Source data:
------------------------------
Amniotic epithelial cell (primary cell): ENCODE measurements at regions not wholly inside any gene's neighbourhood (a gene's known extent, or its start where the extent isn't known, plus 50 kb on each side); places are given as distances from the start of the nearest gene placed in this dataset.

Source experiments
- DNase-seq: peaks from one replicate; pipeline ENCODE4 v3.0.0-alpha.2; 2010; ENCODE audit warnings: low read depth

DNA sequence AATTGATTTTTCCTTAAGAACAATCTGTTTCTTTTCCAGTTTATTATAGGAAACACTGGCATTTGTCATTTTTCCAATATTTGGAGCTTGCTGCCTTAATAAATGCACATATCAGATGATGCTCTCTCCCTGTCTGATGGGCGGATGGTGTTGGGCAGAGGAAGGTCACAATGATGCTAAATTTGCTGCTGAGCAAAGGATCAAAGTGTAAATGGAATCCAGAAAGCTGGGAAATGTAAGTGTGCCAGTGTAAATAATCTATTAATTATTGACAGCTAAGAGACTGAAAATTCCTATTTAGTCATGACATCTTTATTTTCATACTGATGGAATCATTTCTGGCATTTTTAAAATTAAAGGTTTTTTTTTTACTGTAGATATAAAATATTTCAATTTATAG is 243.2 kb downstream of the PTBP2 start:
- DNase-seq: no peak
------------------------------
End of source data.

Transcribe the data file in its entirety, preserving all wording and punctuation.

Amniotic epithelial cell (primary cell): ENCODE measurements at regions not wholly inside any gene's neighbourhood (a gene's known extent, or its start where the extent isn't known, plus 50 kb on each side); places are given as distances from the start of the nearest gene placed in this dataset.

Source experiments
- DNase-seq: peaks from one replicate; pipeline ENCODE4 v3.0.0-alpha.2; 2010; ENCODE audit warnings: low read depth

DNA sequence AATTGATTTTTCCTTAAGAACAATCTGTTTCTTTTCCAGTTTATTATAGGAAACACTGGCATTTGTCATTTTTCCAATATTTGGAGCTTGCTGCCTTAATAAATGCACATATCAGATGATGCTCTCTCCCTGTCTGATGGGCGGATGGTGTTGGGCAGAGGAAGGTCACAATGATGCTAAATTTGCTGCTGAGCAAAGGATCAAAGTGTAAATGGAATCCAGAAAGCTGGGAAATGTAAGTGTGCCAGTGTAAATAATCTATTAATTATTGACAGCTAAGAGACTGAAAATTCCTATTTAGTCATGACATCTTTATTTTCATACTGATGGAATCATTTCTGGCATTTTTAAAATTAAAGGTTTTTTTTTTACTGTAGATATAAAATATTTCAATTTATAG is 243.2 kb downstream of the PTBP2 start:
- DNase-seq: no peak